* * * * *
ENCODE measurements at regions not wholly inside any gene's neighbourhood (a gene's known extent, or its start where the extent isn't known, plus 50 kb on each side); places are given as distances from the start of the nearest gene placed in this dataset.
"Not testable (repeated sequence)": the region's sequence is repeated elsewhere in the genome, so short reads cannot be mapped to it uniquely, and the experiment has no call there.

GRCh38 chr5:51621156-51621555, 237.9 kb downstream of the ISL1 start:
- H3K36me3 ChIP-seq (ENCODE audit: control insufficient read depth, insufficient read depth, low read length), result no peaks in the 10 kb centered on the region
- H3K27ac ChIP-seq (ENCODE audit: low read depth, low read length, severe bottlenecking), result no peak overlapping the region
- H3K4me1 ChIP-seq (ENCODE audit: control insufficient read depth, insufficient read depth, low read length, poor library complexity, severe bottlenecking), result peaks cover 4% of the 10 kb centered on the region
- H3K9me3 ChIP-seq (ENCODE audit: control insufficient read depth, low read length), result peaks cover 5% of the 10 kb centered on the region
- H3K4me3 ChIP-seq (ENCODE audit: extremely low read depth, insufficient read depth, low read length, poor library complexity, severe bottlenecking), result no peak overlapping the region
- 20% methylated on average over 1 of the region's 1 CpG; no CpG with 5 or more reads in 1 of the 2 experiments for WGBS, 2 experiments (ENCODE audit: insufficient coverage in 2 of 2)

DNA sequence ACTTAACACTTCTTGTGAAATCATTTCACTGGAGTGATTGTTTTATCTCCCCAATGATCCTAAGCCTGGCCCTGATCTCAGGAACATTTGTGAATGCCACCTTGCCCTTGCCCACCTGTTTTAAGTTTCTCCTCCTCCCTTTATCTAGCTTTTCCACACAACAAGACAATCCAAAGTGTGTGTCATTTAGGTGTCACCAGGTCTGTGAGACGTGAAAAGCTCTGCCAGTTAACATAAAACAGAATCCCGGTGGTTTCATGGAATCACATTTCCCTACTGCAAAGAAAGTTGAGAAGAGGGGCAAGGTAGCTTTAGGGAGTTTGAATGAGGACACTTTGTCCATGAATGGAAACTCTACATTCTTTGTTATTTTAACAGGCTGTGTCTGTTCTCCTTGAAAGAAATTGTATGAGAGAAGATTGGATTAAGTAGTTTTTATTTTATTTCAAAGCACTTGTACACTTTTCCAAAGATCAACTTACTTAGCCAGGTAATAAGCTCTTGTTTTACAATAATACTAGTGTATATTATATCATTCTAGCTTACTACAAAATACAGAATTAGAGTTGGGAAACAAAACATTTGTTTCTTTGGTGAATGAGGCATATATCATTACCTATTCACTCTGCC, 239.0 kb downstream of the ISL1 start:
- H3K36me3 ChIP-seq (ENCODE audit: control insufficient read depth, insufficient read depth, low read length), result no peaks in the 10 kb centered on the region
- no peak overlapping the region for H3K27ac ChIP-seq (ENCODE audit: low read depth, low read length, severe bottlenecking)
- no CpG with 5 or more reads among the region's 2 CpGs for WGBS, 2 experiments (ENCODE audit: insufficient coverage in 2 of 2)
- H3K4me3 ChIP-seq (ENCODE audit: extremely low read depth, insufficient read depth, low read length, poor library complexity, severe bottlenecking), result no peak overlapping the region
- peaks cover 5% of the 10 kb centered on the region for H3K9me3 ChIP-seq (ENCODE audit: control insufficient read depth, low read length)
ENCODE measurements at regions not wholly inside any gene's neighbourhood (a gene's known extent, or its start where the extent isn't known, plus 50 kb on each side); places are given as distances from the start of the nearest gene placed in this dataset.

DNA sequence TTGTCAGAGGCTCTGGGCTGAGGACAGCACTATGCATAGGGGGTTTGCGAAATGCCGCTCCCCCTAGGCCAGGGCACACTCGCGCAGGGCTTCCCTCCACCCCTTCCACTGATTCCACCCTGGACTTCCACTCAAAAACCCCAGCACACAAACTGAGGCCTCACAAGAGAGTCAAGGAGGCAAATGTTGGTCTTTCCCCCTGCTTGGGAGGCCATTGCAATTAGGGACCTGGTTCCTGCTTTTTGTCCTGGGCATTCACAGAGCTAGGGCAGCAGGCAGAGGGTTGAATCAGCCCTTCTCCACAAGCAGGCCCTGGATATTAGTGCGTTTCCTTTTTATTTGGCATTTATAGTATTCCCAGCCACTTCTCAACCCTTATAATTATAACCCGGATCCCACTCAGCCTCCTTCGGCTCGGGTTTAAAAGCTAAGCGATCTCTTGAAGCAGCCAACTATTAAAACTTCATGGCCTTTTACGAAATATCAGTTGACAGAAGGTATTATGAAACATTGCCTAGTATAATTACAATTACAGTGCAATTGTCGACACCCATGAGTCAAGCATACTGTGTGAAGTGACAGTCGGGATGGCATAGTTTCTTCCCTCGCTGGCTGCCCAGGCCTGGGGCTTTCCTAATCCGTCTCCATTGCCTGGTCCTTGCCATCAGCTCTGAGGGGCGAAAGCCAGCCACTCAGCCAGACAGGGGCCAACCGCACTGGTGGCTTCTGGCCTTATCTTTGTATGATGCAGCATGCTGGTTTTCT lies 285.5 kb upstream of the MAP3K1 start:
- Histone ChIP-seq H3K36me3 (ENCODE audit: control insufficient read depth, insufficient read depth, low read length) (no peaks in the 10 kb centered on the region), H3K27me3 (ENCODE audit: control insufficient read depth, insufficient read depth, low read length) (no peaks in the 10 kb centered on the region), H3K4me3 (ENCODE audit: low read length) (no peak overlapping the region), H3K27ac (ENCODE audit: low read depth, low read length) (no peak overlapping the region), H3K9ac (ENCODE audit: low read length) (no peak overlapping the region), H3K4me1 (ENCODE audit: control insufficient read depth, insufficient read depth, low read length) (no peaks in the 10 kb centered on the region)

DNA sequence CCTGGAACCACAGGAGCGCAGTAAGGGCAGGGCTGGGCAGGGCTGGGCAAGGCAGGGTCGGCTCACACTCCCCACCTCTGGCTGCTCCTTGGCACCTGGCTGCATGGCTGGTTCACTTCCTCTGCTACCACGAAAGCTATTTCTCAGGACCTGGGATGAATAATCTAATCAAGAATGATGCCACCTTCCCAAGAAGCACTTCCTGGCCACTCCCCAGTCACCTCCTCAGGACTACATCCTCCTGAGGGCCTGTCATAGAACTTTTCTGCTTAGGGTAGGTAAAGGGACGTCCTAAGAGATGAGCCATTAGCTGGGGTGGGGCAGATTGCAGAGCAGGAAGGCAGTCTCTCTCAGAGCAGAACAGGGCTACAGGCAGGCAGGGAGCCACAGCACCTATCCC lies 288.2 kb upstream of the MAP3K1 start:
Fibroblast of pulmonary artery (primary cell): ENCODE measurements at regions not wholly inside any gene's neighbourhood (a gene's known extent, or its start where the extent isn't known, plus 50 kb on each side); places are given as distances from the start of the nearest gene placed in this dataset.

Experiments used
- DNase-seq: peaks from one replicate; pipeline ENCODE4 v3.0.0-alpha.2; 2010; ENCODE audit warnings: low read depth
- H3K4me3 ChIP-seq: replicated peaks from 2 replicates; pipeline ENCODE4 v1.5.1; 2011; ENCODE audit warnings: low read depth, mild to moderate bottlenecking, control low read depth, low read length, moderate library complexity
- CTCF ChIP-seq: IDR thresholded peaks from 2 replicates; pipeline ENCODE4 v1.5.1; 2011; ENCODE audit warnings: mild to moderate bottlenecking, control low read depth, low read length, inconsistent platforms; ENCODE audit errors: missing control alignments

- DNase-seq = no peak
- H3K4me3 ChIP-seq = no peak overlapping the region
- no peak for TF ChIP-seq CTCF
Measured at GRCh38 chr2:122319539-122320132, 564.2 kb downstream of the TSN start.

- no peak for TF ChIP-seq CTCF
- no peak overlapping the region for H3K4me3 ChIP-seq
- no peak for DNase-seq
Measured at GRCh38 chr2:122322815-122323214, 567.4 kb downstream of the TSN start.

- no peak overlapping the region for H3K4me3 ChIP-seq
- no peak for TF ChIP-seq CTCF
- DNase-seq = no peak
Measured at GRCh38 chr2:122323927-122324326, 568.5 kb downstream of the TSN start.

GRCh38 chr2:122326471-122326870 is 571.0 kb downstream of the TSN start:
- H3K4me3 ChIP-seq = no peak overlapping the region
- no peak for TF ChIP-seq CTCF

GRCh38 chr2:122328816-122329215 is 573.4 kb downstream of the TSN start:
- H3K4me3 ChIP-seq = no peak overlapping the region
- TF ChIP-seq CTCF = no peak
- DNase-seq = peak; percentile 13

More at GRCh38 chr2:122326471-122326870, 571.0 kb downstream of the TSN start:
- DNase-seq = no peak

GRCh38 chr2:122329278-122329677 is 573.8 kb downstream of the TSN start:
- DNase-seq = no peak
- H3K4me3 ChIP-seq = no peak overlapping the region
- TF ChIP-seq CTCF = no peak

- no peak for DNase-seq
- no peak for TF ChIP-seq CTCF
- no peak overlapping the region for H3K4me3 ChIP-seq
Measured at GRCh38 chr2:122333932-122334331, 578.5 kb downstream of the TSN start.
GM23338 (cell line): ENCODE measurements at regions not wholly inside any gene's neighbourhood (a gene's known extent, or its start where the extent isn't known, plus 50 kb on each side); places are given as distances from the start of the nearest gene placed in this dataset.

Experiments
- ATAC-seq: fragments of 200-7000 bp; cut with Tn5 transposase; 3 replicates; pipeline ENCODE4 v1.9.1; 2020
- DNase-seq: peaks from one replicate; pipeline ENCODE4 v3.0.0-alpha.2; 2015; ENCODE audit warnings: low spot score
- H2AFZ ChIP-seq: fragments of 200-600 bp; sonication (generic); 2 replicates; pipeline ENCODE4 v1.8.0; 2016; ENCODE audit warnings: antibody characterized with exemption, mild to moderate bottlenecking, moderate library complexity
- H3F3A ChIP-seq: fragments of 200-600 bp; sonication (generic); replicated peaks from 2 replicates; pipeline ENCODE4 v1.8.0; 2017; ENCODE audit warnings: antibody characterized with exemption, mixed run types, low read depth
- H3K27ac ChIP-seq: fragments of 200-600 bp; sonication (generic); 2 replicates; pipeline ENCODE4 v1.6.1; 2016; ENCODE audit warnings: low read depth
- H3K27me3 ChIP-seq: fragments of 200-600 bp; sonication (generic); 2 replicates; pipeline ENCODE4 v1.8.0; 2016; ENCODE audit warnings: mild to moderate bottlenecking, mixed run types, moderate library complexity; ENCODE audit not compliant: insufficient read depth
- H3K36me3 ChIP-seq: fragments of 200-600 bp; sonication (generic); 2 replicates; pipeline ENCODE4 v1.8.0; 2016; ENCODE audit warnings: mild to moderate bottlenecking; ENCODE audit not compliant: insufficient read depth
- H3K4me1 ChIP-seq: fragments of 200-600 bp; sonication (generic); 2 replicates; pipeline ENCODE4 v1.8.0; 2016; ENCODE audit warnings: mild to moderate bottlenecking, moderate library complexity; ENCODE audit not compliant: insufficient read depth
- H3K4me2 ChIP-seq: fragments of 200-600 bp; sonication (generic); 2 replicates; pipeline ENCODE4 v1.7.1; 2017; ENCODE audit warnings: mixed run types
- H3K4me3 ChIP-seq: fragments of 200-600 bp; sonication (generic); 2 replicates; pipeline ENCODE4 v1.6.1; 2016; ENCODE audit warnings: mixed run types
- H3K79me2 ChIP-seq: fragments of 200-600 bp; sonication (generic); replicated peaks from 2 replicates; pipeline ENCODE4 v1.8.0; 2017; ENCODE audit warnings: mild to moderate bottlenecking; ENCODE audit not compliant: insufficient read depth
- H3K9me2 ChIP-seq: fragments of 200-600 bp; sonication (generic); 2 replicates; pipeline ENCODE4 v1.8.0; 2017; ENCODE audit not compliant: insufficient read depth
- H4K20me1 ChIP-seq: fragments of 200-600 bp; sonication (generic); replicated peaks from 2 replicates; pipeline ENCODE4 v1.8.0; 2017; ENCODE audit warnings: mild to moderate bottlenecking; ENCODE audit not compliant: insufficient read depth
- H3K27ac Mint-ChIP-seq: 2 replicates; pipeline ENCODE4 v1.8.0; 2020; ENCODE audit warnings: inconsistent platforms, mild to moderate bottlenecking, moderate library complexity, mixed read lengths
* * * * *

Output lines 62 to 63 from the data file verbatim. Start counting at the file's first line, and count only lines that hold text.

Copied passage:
- H3K36me3 ChIP-seq: fragments of 200-600 bp; sonication (generic); 2 replicates; pipeline ENCODE4 v1.8.0; 2016; ENCODE audit warnings: mild to moderate bottlenecking; ENCODE audit not compliant: insufficient read depth
- H3K4me1 ChIP-seq: fragments of 200-600 bp; sonication (generic); 2 replicates; pipeline ENCODE4 v1.8.0; 2016; ENCODE audit warnings: mild to moderate bottlenecking, moderate library complexity; ENCODE audit not compliant: insufficient read depth